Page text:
W4. Beyond Process and Technology – The Human Side of Collaboration
TUESDAY, APRIL 21 | 8:30 - 11:30 AM
ABOUT THIS WORKSHOP:
New technologies and initiatives such as FAIR promise more effective collaboration. However, these approaches will fail to achieve their potential unless they address the greatest obstacle to collaboration: people.
Collaboration starts inside the individual; a mindset and attitude to achieve mutual gain. The emotional energy people bring determines the vitality and success of any project. No matter the technology, worthiness or funding, bad attitudes and poor relationships will undermine the results.
This workshop offers practical and immediately useful skills that incorporate the best of behavioral science, experiential adult learning, interpersonal neurobiology, positive psychology and our Radical Collaboration.
- Gain insights into how mindset and attitude impact cooperation and sharing
- Learn how to consciously create a positive environment that inspires trust and candor
- Learn about real-life examples where collaboration has sparked innovation
- Explore the interpersonal neurobiology of trust
- Practice skills that invite openness and accountability from others
- Identify the three key factors for creating conditions in which people genuinely feel valued, capable and respected
- Creating a Green Zone
- Four quadrants – focus on the inner side
- Wicked problems
- Mindset and attitude
- Three behaviors that affect how we feel
WHO SHOULD ATTEND:
All experience levels welcome; attendees should have a willingness to think about a different aspect of collaboration.
Celeste Blackman, Co-Founder, Green Zone Culture Group
Celeste Blackman, co-founder of the Green Zone Culture Group and the Radical Collaboration for Women Program.
Celeste has over 20 years of experience building positive, high-trust work environments that energize and engage the human spirit. She helps leaders, managers and teams reduce their defensive behaviors so they can work better together! The results: greater levels of accountability, higher productivity, more enthusiastic engagement, deeper levels of trust and respect, and more creative and collaborative problem solving.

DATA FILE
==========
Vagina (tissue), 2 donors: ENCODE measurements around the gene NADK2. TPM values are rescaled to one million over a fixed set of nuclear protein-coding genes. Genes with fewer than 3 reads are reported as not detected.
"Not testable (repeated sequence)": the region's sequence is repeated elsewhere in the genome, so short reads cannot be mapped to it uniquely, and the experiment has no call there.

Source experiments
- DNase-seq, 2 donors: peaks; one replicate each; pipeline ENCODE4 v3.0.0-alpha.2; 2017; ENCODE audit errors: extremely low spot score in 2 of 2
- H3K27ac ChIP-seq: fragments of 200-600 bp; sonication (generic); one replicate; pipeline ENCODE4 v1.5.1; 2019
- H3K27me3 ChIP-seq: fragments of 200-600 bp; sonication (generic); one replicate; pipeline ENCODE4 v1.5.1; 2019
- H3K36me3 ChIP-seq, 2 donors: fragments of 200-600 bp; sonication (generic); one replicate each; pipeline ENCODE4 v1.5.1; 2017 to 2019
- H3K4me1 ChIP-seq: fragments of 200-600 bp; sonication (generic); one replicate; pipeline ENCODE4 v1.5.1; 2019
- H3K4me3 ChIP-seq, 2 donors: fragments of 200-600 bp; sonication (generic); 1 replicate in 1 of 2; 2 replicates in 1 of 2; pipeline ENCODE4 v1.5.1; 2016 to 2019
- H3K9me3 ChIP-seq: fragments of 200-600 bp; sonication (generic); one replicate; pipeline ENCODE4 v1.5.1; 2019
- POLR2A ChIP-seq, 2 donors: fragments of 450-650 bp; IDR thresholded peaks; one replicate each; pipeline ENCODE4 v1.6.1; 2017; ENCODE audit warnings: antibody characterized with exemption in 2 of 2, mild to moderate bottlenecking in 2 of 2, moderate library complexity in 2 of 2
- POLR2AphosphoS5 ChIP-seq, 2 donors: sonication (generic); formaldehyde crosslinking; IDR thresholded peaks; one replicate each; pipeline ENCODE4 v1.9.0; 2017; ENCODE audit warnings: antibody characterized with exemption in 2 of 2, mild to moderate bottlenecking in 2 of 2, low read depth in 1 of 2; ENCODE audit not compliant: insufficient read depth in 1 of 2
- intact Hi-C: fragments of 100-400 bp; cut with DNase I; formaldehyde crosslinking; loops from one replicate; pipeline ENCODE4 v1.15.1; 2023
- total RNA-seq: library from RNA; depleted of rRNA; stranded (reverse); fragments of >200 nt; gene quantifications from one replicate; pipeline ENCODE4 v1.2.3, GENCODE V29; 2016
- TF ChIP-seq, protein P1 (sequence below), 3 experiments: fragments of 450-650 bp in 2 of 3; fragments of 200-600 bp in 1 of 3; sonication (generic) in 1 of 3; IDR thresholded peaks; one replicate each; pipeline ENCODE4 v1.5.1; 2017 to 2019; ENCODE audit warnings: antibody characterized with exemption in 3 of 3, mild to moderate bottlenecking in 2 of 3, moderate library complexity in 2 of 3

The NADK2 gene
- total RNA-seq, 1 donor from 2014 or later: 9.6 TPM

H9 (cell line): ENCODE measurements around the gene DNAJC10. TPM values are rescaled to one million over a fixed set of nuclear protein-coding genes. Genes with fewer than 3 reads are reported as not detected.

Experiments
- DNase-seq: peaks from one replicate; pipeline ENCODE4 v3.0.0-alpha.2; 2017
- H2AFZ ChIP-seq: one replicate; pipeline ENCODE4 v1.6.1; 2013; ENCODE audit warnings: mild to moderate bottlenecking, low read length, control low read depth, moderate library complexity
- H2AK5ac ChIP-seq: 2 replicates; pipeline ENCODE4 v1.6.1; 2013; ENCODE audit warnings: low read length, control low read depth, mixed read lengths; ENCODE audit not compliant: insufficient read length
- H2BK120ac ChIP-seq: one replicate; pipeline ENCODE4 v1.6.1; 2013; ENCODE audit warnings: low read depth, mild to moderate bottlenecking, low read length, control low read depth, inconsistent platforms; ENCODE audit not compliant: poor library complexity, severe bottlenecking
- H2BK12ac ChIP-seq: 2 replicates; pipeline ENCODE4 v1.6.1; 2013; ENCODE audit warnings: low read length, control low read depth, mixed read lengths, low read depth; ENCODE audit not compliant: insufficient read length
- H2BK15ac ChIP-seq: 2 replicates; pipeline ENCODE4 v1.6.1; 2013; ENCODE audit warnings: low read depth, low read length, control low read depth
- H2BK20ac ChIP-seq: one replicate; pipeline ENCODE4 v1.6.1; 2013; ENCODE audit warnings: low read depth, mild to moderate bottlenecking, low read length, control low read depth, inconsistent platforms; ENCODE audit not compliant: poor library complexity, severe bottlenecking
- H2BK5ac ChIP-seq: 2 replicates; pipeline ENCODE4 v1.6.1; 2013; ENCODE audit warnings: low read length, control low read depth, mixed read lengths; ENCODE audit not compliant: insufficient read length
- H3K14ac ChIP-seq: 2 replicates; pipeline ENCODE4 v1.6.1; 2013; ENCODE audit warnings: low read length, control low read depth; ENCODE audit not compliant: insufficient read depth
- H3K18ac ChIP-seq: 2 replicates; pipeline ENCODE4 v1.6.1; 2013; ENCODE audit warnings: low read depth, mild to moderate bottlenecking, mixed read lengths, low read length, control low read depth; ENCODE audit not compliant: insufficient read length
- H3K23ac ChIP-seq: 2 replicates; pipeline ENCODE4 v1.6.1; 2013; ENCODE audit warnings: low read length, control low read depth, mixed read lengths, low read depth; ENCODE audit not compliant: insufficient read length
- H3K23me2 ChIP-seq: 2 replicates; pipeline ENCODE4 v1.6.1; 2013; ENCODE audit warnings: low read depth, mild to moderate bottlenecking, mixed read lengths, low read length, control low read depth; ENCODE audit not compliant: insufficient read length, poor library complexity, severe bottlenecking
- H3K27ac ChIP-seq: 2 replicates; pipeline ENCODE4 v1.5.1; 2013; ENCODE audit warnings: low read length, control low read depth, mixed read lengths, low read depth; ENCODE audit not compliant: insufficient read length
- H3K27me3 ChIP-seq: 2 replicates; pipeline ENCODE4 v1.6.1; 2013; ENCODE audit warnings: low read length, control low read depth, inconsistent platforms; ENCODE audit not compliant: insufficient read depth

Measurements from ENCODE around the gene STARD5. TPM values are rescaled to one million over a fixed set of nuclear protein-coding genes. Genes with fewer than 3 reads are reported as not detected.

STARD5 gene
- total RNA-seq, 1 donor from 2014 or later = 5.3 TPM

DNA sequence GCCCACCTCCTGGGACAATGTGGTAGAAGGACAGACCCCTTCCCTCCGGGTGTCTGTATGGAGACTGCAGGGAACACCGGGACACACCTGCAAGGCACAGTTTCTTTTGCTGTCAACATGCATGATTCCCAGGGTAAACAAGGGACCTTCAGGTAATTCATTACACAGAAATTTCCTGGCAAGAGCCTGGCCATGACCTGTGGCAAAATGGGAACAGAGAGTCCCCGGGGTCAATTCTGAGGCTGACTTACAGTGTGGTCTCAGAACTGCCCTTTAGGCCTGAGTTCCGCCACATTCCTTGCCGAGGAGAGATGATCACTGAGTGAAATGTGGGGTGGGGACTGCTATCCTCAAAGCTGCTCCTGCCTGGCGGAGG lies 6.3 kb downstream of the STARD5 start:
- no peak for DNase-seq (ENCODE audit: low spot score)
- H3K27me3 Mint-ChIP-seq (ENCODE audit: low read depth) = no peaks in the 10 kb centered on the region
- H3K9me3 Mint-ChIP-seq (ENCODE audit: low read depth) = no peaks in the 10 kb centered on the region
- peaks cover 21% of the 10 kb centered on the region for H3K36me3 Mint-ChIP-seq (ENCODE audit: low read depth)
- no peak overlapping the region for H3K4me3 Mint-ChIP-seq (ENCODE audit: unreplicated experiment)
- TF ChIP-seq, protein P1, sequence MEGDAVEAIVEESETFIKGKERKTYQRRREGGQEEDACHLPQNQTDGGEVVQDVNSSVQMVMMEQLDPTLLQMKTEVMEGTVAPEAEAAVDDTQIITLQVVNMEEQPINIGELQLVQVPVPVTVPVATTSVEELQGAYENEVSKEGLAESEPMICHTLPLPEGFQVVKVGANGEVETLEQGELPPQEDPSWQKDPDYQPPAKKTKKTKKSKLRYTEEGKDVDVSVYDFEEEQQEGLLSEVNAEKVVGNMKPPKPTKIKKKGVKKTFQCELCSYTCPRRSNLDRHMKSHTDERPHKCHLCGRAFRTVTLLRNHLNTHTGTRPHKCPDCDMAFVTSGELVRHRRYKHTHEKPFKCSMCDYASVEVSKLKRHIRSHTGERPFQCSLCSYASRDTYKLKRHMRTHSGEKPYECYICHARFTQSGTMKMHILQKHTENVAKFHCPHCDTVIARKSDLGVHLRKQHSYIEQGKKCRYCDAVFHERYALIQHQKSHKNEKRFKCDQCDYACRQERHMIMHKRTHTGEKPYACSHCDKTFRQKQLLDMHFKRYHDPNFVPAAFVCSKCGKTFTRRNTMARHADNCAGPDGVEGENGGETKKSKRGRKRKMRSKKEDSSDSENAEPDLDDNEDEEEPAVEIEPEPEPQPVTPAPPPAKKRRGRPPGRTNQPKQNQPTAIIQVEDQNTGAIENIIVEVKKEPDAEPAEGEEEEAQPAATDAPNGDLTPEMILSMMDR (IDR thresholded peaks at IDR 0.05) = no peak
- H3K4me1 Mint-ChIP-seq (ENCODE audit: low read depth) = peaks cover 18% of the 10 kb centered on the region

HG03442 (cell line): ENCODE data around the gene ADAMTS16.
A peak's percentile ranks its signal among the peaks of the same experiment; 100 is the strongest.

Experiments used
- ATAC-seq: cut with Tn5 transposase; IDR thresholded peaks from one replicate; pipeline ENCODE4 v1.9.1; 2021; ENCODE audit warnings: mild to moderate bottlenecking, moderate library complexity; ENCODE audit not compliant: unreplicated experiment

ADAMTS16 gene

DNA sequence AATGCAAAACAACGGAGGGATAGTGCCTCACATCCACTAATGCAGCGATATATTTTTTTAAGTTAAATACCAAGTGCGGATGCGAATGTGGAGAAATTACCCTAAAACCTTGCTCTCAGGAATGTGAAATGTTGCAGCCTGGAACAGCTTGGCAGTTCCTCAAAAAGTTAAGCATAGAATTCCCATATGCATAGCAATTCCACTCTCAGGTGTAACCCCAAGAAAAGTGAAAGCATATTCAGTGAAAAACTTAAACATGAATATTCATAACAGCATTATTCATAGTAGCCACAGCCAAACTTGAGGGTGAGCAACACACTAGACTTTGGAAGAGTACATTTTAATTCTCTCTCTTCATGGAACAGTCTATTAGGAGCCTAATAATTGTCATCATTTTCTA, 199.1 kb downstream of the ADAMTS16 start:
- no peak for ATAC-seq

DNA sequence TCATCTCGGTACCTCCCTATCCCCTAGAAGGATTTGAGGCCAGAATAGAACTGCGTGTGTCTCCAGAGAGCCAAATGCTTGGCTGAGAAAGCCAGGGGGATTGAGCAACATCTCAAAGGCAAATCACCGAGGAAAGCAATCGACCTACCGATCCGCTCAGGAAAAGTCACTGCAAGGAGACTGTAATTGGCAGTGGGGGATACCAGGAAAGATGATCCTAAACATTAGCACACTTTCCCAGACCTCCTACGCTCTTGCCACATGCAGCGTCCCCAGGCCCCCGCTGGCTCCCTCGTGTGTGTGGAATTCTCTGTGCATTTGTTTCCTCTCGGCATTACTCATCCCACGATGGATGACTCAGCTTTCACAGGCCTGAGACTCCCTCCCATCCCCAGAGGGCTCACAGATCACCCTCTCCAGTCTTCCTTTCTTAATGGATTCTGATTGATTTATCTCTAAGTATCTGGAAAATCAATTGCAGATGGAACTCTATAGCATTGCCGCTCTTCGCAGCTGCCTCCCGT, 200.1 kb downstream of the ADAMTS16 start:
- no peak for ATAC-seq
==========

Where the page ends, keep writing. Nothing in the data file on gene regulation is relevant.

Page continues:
Celeste has worked with a wide range of clients including: NASA, the Natioanl Cancer Institute, Goodyear, Business Consultants of Japan, Siemens, The Department of Defense, and Vanderlande Industries.
Ian Fore, PhD, Senior Biomedical Informatics Program Manager, Center for Biomedical Informatics and Information Technology, National Cancer Institute
Dr. Ian Fore is a Senior Biomedical Informatics Program Manager at the National Cancer Institute’s Center for Biomedical Informatics and Information Technology with a focus on data integration in both basic and clinical science. Current contributions are in managing NIH and NCI interests in data discovery and in establishing Commons for research data. Dr. Fore is an active participant in the Research Data Alliance and FORCE11. He previously led CBIIT’s programs in biorepository and pathology informatics. Previously Dr. Fore worked on drug discovery informatics at Wyeth Research in both the UK and USA, and at Johnson & Johnson Pharmaceutical R&D including developing global databases for research data. He was a product manager at Celera Genomics responsible for programmers interfaces. Prior to leaving the lab for an informatics career Ian gained his DPhil in Physiology at the University of Oxford and subsequently worked as a Research Pharmacologist.
Melissa Nisonger, Analyst, NetImpact Strategies, Inc.
Melissa Nisonger holds a Bachelor of Arts in Biology from Hood College in Frederick, Maryland. She has been an Analyst with NetImpact Strategies for over two years. During this time, she has been working alongside Dr. Ian Fore at the National Cancer Institute (NCI) to develop and execute a program for teaching and implementing collaboration skills at the Center for Biomedical Informatics and Information Technology (CBIIT). She has a passion for incorporating collaborative skills into all areas of science, and she recognizes the impact these skills have had on the organization as well as her own life as a wife and mother.
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